Throw your plans out the window. We scoured the state in search of the top events and offerings, from the opera in Houston and Friday night lights in Odessa to surfing along the coast and hiking in the mountains. Here’s our super select guide to the things you absolutely can’t afford to miss.
[FEB 4– FEB 10]
AP Photo/Ben Liebenberg
It is common knowledge that Texas breeds the best football players in the country, but once a year it’s worth verifying this fact. So we have the annual Texas vs. the Nation football game, in which a team of our college players (those on Texas teams and those on teams in other states who are Texas natives) faces off against a team composed of the rest of the country’s players. After four years the score stands two to two, making the fifth annual game a rubber match. Will Texas’s Wayne Daniels, the beastly defensive end for the Rose Bowl Champion Texas Christian Horned Frogs, be able to get into the backfield and clobber T.J. Yates, the Nation’s strong-armed quarterback from the North Carolina Tar Heels? Will Texas coach Bill Bates, who earned three Super Bowl rings with the Dallas Cowboys, be able to outwit Nation coach Jerry Glanville, the former Houston Oilers coach who talked trash more than he won games? Any true Texas football fan would bypass a Super Bowl without the Dallas Cowboys to find out.
Alamodome, Feb 5, 1 p.m.
SOUTH PADRE ISLAND
Up, Up, and Away
The eleventh annual South Padre Island Kite Fest will have a fleet of “show kites”—mammoth versions costing upwards of ten-thousand dollars that resemble floats at the Macy’s Thanksgiving Day Parade. “Some of them are as big as semis,” said Susie Doan, co-owner of B&S Kites, a retail shop that flies in kite-flyers from throughout the U.S. and Canada to perform flights of fancy for the weekend. “This is more of a come and be in awe thing and less of a fly your own kite thing,” Doan said. The beach and ocean backdrop will provide unparalleled scenery. And a lawn chair will come in handy when Team iQuad, a nine-member group navigating quad-line kites (kites with multiple strings instead of just one), performs synchronized routines that can cause stomachs to drop.
The Flats, Feb 5 & 6, 10 a.m.
Courtesy of Alpheus Media, Inc.
Once upon a time, Austin wanted nothing to do with Barbara Smith Conrad. In 1957, the world-class mezzo-soprano singer, born in Center Point, was banned from performing in a production of Dido and Aeneas, at the University of Texas, because of the color of her skin. The controversy drew national attention, and Harry Belafonte offered to pay for Conrad’s transfer to another school. But Conrad remained faithful to UT, graduating in 1959. Now, more than half a century later, Austin can’t get enough of Conrad. In 2009, after occasional trips back to UT to teach and perform, she was recognized with a resolution by the Legislature, and last year, a documentary about her called When I Rise debuted at South by Southwest. In a dual celebration of the documentary’s premiere on PBS, on February 8, and of Black History Month, Conrad will perform, with musicians from UT and Huston-Tillotson University, Austin’s historically black college, in the Black History Month Concert.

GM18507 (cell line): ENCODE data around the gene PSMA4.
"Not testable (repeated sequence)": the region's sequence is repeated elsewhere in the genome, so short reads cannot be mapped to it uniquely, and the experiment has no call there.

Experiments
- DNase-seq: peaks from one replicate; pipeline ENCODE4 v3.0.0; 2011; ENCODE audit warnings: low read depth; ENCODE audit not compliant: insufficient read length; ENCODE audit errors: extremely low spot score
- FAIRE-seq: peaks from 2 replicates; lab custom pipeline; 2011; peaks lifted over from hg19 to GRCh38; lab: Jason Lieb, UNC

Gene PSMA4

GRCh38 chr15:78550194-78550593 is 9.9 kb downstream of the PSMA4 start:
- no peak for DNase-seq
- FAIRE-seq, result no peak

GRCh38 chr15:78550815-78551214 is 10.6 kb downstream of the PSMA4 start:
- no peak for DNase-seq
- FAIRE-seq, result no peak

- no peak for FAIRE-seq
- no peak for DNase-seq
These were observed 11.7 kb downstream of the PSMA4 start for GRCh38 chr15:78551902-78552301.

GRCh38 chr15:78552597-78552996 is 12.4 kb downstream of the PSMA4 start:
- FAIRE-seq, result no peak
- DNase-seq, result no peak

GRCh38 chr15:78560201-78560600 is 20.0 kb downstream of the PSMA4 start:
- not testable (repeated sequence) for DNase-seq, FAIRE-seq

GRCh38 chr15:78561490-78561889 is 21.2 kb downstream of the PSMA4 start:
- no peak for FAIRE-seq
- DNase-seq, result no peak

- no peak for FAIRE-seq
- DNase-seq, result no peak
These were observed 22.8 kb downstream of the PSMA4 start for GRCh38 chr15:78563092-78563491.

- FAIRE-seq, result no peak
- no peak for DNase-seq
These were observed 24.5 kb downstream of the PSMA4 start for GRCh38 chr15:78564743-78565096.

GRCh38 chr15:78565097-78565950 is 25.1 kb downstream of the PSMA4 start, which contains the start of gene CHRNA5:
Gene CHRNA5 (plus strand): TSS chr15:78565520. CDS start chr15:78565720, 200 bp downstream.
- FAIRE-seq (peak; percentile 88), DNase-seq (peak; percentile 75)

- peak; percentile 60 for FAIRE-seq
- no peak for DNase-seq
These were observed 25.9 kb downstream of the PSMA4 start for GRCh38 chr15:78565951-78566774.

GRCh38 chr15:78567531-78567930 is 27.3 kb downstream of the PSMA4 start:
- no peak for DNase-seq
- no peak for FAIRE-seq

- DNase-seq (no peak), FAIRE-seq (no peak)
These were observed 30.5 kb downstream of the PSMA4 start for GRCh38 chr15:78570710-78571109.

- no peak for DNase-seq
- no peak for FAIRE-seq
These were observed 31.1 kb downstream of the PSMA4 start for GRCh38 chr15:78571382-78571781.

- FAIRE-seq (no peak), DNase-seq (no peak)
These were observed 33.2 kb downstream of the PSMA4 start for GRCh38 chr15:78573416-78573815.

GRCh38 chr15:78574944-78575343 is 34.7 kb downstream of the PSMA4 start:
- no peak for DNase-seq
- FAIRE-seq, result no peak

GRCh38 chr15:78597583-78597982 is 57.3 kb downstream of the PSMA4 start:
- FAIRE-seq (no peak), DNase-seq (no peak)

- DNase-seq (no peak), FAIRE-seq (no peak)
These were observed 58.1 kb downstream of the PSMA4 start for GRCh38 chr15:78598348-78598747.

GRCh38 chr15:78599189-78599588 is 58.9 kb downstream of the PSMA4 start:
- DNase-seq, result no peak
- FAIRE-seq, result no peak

Bates Recital Hall, Feb 5, 7:30 p.m.
The premiere of a filmmaker’s movie is not always the best night for the filmmaker to receive constructive criticism. The audience is often artificially enthusiastic. It can be much more productive to see the movie the night after it opens, among a cash-paying audience not afraid to react when something is lame. As luck would have it, the second night of Texas Legends: Before They Were Legends, a touring showcase of early developmental short works by some of Texas’s—and America’s—elite indie filmmakers, including Wes Anderson, Richard Linklater, and Robert Rodriguez, will take place at the Museum of Fine Arts, Houston, in front of a discerning audience with ties to the Texas Independent Film Network, the program’s organizer. Be among a select group to see—and critique—movies that aren’t readily available to the public: a draft of Anderson’s Bottle Rocket; Linklater’s debut film, Woodshock, a documentary featuring a young Daniel Johnston; and Rodriguez’s Bedhead, which preceded his DIY exemplar, El Mariachi.
The Museum of Fine Arts, Houston, Feb 4, 7 p.m.
In the Shadow of a Giant
It is no more scientific, but it is certainly more exhilarating, to witness an alligator playing the role of groundhog on Groundhog Day, particularly when that alligator is Big Al, a thirteen-footer considered the biggest in Texas.
Gator Rescue, Feb 5, 2 p.m.
President George W. Bush wasn’t exactly a steward of the environment, but as governor of Texas he did sign a resolution proclaiming Rains County the “Eagle Capital of Texas,” which in